indigence


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Related to indigence: ignobility

in·di·gence

 (ĭn′dĭ-jəns)
n.
The state of being poor; poverty.

in•di•gence

(ˈɪn dɪ dʒəns)

n.
seriously impoverished condition; poverty.
[1325–75; Middle English < Latin indigentia need. See indigent, -ence]
ThesaurusAntonymsRelated WordsSynonymsLegend:
Noun1.indigence - a state of extreme poverty or destitution; "their indigence appalled him"; "a general state of need exists among the homeless"
impoverishment, poorness, poverty - the state of having little or no money and few or no material possessions
mendicancy, mendicity, beggary - the state of being a beggar or mendicant; "they were reduced to mendicancy"

indigence

noun
Translations

indigence

[ˈɪndɪdʒəns] Nindigencia f

indigence

nBedürftigkeit f, → Armut f
References in classic literature ?
In spite of the improvements and additions which were making to the Norland estate, and in spite of its owner having once been within some thousand pounds of being obliged to sell out at a loss, nothing gave any symptom of that indigence which he had tried to infer from it;-- no poverty of any kind, except of conversation, appeared-- but there, the deficiency was considerable.
I find a source of delicious sympathy in these faithful pictures of a monotonous homely existence, which has been the fate of so many more among my fellow-mortals than a life of pomp or of absolute indigence, of tragic suffering or of world-stirring actions.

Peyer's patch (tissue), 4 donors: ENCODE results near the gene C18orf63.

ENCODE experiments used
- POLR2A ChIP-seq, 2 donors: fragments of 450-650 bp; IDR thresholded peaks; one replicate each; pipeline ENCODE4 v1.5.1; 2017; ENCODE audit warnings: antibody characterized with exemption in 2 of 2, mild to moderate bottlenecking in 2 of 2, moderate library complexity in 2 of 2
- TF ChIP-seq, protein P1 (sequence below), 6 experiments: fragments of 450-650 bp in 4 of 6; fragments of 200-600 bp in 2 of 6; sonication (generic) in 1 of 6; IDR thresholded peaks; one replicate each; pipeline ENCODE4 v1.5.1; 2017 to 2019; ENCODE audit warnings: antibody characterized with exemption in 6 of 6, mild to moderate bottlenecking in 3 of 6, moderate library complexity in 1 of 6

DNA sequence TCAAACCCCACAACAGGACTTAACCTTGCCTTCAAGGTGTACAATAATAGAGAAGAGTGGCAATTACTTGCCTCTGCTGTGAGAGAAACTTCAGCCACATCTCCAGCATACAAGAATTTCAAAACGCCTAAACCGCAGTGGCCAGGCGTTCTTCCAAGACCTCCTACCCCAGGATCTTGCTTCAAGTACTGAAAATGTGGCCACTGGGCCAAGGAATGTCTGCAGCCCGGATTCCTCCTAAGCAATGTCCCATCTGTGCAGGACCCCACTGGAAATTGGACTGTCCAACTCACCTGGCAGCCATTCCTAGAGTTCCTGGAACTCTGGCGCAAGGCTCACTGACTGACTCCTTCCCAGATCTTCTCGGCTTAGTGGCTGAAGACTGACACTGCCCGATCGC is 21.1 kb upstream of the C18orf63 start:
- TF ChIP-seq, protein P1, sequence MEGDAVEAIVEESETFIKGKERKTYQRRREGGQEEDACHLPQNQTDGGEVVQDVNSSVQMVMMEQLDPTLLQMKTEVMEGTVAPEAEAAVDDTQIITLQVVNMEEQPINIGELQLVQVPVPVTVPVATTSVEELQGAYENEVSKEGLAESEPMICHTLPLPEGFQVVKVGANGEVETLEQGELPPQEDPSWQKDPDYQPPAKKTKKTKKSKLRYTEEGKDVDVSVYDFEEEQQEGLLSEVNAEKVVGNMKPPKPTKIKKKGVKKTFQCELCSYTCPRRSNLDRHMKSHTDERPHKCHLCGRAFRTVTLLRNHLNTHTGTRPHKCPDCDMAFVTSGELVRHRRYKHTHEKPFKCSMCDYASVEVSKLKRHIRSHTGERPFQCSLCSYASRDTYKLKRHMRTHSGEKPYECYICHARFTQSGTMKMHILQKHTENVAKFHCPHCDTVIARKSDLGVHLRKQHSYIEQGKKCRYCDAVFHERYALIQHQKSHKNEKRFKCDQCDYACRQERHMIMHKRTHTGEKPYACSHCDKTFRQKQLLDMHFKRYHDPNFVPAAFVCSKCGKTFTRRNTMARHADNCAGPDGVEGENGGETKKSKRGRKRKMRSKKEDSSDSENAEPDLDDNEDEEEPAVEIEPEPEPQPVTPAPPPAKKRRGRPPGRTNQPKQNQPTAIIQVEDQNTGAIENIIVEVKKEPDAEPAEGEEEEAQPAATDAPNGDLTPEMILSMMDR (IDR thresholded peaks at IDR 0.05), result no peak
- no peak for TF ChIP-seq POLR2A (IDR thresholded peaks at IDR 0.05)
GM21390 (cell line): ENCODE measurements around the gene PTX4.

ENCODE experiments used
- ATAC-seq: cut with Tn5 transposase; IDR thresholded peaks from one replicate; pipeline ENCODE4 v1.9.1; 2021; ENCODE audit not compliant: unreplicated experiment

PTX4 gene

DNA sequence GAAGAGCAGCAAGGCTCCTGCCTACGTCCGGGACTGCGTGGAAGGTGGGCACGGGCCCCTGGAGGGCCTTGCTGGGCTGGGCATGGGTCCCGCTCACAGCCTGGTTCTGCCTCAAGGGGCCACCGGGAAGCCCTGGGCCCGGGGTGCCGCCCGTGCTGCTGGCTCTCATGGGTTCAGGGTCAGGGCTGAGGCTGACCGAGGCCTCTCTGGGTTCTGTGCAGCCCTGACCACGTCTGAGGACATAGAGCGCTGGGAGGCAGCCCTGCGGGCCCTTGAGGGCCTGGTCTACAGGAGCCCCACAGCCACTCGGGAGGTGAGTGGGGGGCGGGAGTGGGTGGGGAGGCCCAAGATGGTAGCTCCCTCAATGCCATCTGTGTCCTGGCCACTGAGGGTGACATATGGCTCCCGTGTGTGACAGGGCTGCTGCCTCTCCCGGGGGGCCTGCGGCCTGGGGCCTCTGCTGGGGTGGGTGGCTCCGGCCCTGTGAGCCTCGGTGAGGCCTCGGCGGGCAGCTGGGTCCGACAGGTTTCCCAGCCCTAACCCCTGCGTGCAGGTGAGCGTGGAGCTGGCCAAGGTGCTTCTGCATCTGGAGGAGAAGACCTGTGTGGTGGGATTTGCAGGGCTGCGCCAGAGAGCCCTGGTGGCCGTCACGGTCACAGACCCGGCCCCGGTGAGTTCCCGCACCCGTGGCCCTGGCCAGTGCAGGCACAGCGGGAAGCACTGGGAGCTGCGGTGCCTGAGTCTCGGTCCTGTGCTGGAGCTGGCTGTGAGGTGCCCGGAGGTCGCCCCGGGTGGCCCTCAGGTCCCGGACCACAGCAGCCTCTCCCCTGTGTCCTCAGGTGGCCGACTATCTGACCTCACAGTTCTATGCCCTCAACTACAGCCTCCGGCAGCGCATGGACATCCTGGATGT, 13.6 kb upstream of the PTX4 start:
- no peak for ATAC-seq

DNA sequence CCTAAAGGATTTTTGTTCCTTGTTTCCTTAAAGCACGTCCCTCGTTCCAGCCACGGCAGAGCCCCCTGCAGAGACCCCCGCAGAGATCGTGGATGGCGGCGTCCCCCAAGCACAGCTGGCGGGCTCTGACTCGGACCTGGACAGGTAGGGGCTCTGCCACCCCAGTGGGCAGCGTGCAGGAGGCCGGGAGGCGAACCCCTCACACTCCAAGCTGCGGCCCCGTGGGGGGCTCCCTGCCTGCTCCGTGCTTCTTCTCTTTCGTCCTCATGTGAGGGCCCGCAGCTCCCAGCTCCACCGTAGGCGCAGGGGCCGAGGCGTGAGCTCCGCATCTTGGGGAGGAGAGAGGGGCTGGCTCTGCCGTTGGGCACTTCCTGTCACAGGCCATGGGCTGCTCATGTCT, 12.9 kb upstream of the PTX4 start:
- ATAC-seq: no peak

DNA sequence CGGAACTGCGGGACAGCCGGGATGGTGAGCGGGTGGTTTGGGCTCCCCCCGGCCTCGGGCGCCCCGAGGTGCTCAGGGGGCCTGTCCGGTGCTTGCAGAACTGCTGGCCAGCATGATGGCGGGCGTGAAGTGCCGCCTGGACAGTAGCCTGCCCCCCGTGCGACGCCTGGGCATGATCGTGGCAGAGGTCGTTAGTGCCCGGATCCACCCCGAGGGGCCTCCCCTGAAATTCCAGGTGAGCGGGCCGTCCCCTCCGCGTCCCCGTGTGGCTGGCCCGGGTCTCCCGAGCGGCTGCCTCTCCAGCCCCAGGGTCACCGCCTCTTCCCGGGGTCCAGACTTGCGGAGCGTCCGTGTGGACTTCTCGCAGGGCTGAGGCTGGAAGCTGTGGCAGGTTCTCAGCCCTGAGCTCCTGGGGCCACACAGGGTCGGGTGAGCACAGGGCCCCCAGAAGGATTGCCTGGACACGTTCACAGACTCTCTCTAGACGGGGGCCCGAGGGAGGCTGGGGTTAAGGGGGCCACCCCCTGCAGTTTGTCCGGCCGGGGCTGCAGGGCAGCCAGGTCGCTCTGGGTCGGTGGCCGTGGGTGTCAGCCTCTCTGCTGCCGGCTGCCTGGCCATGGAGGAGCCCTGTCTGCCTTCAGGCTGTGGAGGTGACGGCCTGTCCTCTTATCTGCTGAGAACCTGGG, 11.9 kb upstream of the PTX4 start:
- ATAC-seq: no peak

Did our birth fall in some fit of indigence and frugality in nature, that she was so sparing of her fire and so liberal of her earth that it appears to us that we lack the affirmative principle, and though we have health and reason, yet we have no superfluity of spirit for new creation?
A HEAVY Operator overtaken by a Reverse of Fortune was bewailing his sudden fall from affluence to indigence.
The luxury of one class is counterbalanced by the indigence of another.
Reuben Rosenthall had made his millions on the diamond fields of South Africa, and had come home to enjoy them according to his lights; how he went to work will scarcely be forgotten by any reader of the halfpenny evening papers, which revelled in endless anecdotes of his original indigence and present prodigality, varied with interesting particulars of the extraordinary establishment which the millionaire set up in St.
If I ever owed a strict and rigid duty to her, whose goodness saved me from a life of indigence and suffering, when should I ever feel it, as I should to-night?
Other successes include providing assistance to some 100,000 of the nearly 300,000 families living in indigence and regularizing the work situation of thousands of public employees who lacked any administrative recognition.
This figure represents 71 million people more than in 1970; of those 183 million, 88 million live in conditions of indigence.
And one day they looked up and found that they had a 65 per cent hospital occupancy rate, an unbelievable debt level, an appallingly maldistributed medical indigence problem, a physician glut, and a large number of state and federal legislators who wanted to take away hospital tax exemptions.
The Imagination Contemplative yields incomplete allegory and it "recognizes that only the indigence of language makes .
Under the bill, poor but qualified students may avail of the free tertiary education program provided they present the Certificate of Indigence issued by the barangay, municipality or city officials.